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Local Grocery Store Manager Says Essential Workers Are Sitting Ducks In COVID-19 Pandemic

CHICAGO (CBS) -- We've been hearing concerns about the safety of the food supply during the coronavirus pandemic – and that includes the workers who handle it.

On Tuesday night, a Chicago area store manager said she and other essential workers are sitting ducks. She gave her warning to CBS 2's Tara Molina.

"It isn't what we signed up for," said the worker, who asked only to be shown at foot level. "Many of us, and many of the people I've spoken with in the industry, we feel like sacrificial lambs."

The essential worker has worked in grocery stores for more than 30 years. But it's a job that never looked like it does right now.

"While I sympathize with those that are not getting a paycheck, dying for this paycheck isn't worth it either," she said.

The store manager saw CBS 2's reports on customers' concerns about safety practices in essential businesses.

"You see a lot of the same customers two, three times a day sometimes, simply because there's nothing open and they're bored," she said.

The store manager reached out with another perspective - from the person behind the mask and plastic sneeze-guarded cash register.

"Often, a customer feels that you can't hear them with the Plexiglas, so they'll often go around it. Some don't understand what it's for," she said. "And also, what about all of the sales floor workers, warehouse workers? You don't go around with a sneeze guard."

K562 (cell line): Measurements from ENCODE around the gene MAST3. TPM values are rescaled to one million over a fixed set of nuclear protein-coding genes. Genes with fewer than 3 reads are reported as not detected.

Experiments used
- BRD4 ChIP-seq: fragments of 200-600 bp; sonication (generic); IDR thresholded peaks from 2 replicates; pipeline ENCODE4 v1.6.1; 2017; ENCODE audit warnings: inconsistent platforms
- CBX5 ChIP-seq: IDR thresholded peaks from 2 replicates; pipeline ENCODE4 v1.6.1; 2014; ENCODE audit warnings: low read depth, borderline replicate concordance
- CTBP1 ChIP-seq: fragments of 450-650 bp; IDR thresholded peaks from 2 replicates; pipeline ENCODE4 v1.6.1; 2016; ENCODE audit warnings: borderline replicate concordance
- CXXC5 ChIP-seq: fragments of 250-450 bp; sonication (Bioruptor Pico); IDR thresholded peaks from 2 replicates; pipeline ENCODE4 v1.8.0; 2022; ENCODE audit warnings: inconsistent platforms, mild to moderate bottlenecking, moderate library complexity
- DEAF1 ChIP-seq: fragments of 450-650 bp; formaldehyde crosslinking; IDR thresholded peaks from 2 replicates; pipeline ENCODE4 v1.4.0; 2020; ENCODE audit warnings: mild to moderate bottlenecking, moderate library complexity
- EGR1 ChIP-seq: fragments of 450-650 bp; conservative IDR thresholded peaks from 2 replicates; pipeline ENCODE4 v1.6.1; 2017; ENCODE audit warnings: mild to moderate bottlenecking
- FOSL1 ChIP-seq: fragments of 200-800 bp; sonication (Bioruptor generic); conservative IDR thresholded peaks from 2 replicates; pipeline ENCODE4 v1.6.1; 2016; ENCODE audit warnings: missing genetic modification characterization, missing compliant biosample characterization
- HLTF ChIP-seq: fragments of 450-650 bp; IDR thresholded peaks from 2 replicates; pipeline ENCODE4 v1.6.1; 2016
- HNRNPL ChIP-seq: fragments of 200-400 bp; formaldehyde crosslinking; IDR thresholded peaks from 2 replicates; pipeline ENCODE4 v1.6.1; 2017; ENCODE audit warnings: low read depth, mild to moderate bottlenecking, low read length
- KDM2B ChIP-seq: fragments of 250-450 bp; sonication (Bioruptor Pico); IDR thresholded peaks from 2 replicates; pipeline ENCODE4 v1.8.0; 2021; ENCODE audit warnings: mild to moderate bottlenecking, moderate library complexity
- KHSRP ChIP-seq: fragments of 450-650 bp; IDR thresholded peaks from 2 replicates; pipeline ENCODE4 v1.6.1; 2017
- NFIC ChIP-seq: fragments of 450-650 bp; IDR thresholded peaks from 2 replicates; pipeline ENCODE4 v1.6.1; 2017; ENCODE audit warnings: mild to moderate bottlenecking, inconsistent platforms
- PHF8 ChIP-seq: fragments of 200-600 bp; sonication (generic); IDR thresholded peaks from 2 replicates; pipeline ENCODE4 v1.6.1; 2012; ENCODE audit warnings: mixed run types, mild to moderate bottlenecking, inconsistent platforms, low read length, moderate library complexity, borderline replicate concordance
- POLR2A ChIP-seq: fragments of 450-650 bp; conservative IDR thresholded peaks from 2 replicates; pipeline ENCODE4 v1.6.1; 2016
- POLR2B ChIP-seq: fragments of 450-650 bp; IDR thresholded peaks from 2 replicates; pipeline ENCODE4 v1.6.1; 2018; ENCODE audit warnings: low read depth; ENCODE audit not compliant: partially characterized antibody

But it's her friends and former coworkers, from other area stores, who have contracted COVID-19 and died. Others are at home assuming they have it, and they have totally changed how she feels walking into work.

"Some of them are in a lot of pain, very high fevers, not doing well, and some of the concerns are since we don't know if they have it, we don't know who has been exposed to it," the store manager said. "It could be customers, their families or even coworkers."

The message she wants all shoppers to take to heart tonight...

"We have families at home. We de-robe, just like healthcare professionals at the door," she said. "We are very scared to bring it home."

And she reiterated a point that Mayor Lori Lightfoot and Gov. JB Pritzker have shared too.

"Stay home, save lives," she said. "That would really, truly help us."

The store manager said essential workers are having a very hard time getting tested right now – which means people could come into contact with someone in a store who ends up getting sick, but is never publicly announced as a case. She wants to see testing expanded to be available to all essential workers.

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